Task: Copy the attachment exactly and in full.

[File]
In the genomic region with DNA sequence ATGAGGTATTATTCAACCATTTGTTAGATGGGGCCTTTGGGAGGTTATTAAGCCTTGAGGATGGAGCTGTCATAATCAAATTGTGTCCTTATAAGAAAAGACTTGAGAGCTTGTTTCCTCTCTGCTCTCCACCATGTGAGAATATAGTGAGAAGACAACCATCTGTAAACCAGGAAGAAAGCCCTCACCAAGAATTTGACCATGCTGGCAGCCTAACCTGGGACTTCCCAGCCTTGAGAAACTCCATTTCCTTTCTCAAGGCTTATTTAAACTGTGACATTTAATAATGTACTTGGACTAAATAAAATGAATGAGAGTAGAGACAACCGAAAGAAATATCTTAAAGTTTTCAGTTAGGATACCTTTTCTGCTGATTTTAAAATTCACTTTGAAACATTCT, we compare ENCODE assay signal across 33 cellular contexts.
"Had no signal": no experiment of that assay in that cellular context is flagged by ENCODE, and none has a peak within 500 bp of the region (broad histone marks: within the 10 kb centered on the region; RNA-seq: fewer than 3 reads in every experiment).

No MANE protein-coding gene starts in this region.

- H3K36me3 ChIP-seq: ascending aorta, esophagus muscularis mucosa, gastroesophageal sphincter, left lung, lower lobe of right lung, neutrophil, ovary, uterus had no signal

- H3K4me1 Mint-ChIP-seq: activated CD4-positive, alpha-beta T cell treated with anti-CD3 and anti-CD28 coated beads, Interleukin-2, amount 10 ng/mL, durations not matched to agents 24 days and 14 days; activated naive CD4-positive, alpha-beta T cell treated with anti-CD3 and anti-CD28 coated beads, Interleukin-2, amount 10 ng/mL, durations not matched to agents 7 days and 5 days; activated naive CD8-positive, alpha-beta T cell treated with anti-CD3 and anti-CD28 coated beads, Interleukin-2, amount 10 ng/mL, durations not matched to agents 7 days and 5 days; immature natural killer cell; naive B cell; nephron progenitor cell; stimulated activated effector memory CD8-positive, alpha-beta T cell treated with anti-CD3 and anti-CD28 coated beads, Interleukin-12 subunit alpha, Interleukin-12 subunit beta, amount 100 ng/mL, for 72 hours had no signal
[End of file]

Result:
In the genomic region with DNA sequence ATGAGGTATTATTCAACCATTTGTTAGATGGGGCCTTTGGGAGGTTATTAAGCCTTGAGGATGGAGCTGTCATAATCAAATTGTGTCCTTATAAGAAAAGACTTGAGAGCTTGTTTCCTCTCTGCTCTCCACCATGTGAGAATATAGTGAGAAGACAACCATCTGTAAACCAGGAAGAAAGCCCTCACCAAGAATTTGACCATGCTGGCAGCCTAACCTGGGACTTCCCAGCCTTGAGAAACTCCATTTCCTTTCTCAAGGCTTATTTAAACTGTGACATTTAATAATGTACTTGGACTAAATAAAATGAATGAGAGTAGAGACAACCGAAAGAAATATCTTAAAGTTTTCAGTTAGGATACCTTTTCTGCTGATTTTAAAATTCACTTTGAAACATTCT, we compare ENCODE assay signal across 33 cellular contexts.
"Had no signal": no experiment of that assay in that cellular context is flagged by ENCODE, and none has a peak within 500 bp of the region (broad histone marks: within the 10 kb centered on the region; RNA-seq: fewer than 3 reads in every experiment).

No MANE protein-coding gene starts in this region.

- H3K36me3 ChIP-seq: ascending aorta, esophagus muscularis mucosa, gastroesophageal sphincter, left lung, lower lobe of right lung, neutrophil, ovary, uterus had no signal

- H3K4me1 Mint-ChIP-seq: activated CD4-positive, alpha-beta T cell treated with anti-CD3 and anti-CD28 coated beads, Interleukin-2, amount 10 ng/mL, durations not matched to agents 24 days and 14 days; activated naive CD4-positive, alpha-beta T cell treated with anti-CD3 and anti-CD28 coated beads, Interleukin-2, amount 10 ng/mL, durations not matched to agents 7 days and 5 days; activated naive CD8-positive, alpha-beta T cell treated with anti-CD3 and anti-CD28 coated beads, Interleukin-2, amount 10 ng/mL, durations not matched to agents 7 days and 5 days; immature natural killer cell; naive B cell; nephron progenitor cell; stimulated activated effector memory CD8-positive, alpha-beta T cell treated with anti-CD3 and anti-CD28 coated beads, Interleukin-12 subunit alpha, Interleukin-12 subunit beta, amount 100 ng/mL, for 72 hours had no signal